In the first half of the 20th century, the US was swept up in a multifaceted movement to enhance the genetic makeup of the country's population. This eugenics movement, based on flawed scientific principles promulgated by Galton in the UK and Davenport in the US included legally mandated compulsory sterilization in 27 states in the US and sharply restricted immigration from many parts of the world. Compulsory sterilization legislation was upheld by the Supreme Court in 1927. The American eugenics movement was a model for the compulsory sterilization implemented by the Nazis after they took power in Germany in 1933. The movement waned in America only following World War II when the US public became aware of the full extent of the Nazi Aryan racial superiority program. With the advent of major advances in molecular and cellular biology that are already being applied to clinical medicine in the 21st century, we have entered a new eugenics era. It is critical that we learn the lessons of our earlier eugenics movement if we are to avoid making the same flawed decisions now.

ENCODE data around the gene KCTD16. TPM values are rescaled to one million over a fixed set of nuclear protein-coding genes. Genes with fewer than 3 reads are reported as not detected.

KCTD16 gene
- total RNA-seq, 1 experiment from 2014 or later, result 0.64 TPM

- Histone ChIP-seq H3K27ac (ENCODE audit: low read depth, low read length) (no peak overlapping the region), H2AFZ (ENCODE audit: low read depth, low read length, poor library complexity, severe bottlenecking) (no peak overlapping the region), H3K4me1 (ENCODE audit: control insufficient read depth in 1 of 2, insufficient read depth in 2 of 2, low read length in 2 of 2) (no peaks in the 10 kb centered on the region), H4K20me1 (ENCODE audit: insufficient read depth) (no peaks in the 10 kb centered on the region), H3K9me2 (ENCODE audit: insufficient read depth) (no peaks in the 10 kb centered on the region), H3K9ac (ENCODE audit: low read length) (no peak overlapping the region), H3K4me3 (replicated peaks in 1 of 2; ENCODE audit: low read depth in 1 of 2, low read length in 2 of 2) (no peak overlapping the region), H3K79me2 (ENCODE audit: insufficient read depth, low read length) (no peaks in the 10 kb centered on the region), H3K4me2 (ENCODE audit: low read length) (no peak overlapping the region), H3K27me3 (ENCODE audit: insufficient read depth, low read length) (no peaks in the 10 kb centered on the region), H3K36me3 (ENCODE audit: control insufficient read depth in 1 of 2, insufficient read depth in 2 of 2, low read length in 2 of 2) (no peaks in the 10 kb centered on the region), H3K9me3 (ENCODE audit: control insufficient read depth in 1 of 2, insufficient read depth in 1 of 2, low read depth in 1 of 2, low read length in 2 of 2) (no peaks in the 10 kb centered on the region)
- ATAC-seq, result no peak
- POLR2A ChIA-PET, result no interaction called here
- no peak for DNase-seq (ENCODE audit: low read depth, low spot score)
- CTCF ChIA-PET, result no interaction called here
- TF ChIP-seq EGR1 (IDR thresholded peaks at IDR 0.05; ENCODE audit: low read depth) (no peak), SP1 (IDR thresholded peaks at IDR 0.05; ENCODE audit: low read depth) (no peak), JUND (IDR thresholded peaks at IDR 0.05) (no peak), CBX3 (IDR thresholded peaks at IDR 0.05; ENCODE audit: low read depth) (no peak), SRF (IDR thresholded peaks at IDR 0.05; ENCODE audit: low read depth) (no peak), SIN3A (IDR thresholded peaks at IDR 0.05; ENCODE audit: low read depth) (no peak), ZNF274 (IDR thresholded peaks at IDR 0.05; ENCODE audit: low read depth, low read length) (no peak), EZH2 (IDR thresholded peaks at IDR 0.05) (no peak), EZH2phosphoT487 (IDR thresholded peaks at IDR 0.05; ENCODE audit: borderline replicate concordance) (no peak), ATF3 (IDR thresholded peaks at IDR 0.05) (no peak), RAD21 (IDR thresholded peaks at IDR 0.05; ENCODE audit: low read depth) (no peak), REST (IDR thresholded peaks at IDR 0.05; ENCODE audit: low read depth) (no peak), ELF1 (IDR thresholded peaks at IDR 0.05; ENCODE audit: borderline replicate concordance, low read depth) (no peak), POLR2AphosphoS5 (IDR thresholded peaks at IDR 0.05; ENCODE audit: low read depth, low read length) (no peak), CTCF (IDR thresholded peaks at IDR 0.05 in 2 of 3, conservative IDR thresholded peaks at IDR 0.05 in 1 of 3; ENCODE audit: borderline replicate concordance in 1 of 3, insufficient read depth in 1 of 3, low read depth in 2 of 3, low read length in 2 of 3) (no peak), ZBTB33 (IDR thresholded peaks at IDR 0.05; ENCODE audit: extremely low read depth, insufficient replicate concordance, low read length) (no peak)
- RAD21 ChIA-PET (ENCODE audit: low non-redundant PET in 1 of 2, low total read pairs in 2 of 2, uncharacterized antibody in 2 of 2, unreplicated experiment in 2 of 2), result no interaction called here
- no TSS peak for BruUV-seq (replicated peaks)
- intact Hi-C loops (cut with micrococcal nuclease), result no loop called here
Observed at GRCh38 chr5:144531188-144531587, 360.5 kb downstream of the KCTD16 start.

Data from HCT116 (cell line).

|Original language||English (US)|
|Number of pages||19|
|Journal||Transactions of the American Clinical and Climatological Association|
|State||Published - Jan 1 2019|
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